France bound by role in Africa
PARIS — France is coming to the rescue again, deploying soldiers in a former African colony to help stave off catastrophe — dirty work that Paris says it doesn't really want. France has its eyes on a dynamic new Africa that is producing jobs, not conflicts.
But the image of France as the gendarme of Africa is hard to erase. French troops deployed to deal with the deadly chaos in Central African Republic just as about 40 leaders from Africa, including the republic's transitional prime minister, met in Paris on Friday and Saturday.
The summit made progress toward establishing a French-trained African rapid reaction force to enable the continent to meet its own security needs — while allowing France to maintain ties to the region that may pay off economically in the longer term.
France's idea of itself as a one-time colonial master cannot be easily shaken. The French empire unraveled in the 1960s, but a half-century later, African leaders routinely call for help and are not often ignored.
Since 2011, under two presidents from opposing political camps, France has intervened in four African countries: in Ivory Coast, on a joint mission in Libya, in Mali, and now Central African Republic.
In January, France sent in 5,000 troops to Mali to quash al-Qaida and other radicals in the north viewed as a terrorist threat to countries across the region. That dwarfs the mission in Central African Republic, where President Francois Hollande says 1,600 French troops will help about 6,000 African troops secure the nearly lawless country, where sectarian strife has grown after Muslim rebels ousted the president in March.
In both Mali and Central African Republic, Paris obtained African and international backing via the U.N. Security Council. U.N. Secretary-General Ban Ki-moon said Saturday that he's “grateful to all the countries contributing with soldiers ... and in particular to France for boosting its military support.”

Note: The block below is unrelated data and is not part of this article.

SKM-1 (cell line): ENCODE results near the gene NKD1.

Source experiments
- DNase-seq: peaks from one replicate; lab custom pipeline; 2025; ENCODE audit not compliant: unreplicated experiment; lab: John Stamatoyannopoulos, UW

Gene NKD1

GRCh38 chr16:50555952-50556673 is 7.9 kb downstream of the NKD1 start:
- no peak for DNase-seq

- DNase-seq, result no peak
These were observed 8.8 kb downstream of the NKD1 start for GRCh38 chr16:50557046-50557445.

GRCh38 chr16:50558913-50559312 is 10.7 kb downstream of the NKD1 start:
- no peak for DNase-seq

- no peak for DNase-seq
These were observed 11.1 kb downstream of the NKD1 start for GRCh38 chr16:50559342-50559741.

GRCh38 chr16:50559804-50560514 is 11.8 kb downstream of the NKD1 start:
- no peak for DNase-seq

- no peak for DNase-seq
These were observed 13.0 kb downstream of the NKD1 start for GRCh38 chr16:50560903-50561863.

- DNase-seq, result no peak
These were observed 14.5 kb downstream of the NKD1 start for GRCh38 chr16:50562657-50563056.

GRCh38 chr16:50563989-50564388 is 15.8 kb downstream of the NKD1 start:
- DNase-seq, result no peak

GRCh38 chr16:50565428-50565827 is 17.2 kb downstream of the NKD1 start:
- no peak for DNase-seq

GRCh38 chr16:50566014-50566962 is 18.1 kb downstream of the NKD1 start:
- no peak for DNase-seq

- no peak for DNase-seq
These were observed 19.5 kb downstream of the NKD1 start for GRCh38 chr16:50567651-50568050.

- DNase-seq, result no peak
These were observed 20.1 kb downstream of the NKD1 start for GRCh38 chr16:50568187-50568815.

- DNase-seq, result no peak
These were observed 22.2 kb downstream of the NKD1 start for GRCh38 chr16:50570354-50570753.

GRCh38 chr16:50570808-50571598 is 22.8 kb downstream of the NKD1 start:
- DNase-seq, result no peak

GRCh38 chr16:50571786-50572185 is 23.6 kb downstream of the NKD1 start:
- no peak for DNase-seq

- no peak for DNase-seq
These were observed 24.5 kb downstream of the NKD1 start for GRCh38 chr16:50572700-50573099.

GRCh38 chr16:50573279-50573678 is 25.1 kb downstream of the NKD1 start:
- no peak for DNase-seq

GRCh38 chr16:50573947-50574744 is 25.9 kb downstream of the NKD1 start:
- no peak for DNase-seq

Yet Hollande does not want France to be the first — and sometimes only — responder in Africa. France tried during several months to not intervene in Central African Republic.
Hollande announced a push to change France's role as savior to assistant at an African Union summit in Ethiopia in May, saying it is Africans who must assure their own security. Many African officials agree on the concept, though details of the plan are still being worked out.
France is pushing for the AU's rapid reaction force to be put in place in coming months and promised at the weekend summit to provide equipment and train up to 20,000 African troops a year.
The United Nations would fund peacekeeping operations once it's fully operational. Until then, Hollande said, the European Union should pitch in money “because the two continents are linked.”
Hollande is not the first president to try to disassemble a heavy heritage or profit from a continent whose image is changing from one of endless conflict to a burgeoning hub for investment.
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